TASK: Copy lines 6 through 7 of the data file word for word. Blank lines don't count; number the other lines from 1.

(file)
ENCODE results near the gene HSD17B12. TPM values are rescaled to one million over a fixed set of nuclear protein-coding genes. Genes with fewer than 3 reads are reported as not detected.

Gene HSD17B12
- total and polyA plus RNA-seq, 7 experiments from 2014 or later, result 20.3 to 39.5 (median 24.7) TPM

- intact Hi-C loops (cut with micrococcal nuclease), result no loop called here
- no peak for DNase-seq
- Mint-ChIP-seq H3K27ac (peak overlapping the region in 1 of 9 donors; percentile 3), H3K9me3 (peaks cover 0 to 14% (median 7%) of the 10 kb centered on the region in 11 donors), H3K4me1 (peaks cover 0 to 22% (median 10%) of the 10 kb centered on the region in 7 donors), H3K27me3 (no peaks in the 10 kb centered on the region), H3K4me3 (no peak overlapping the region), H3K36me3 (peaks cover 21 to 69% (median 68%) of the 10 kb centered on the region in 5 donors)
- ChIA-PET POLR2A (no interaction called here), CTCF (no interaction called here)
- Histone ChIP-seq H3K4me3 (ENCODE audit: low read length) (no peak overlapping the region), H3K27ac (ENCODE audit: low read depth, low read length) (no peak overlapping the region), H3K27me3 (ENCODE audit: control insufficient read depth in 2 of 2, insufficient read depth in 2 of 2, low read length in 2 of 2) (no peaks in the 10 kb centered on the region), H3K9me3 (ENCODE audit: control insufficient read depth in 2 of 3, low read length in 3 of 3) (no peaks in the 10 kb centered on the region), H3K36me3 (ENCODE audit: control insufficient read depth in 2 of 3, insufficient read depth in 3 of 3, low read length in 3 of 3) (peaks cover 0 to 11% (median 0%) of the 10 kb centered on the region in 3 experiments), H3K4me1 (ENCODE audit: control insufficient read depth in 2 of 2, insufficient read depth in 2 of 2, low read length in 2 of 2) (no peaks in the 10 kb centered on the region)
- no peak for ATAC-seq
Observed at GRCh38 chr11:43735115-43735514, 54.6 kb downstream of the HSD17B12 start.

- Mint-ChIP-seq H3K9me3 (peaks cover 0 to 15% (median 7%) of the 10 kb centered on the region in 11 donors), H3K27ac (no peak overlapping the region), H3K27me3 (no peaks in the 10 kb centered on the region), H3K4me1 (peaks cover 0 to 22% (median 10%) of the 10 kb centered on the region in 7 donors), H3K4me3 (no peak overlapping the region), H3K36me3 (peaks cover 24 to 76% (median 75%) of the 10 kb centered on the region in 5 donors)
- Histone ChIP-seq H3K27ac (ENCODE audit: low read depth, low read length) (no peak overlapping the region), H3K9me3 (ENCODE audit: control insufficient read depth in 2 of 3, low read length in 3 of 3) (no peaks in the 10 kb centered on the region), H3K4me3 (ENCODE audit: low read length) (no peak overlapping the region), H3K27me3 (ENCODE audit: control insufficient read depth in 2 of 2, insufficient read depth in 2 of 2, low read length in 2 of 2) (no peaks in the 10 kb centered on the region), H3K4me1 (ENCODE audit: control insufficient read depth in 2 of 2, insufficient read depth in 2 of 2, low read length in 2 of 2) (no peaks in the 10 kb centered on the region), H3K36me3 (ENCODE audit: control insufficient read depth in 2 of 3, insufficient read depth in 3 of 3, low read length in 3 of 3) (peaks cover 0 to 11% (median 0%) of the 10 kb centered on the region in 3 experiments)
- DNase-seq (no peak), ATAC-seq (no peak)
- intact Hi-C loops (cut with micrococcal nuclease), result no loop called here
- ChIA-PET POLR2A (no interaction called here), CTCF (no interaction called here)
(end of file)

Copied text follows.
- Mint-ChIP-seq H3K27ac (peak overlapping the region in 1 of 9 donors; percentile 3), H3K9me3 (peaks cover 0 to 14% (median 7%) of the 10 kb centered on the region in 11 donors), H3K4me1 (peaks cover 0 to 22% (median 10%) of the 10 kb centered on the region in 7 donors), H3K27me3 (no peaks in the 10 kb centered on the region), H3K4me3 (no peak overlapping the region), H3K36me3 (peaks cover 21 to 69% (median 68%) of the 10 kb centered on the region in 5 donors)
- ChIA-PET POLR2A (no interaction called here), CTCF (no interaction called here)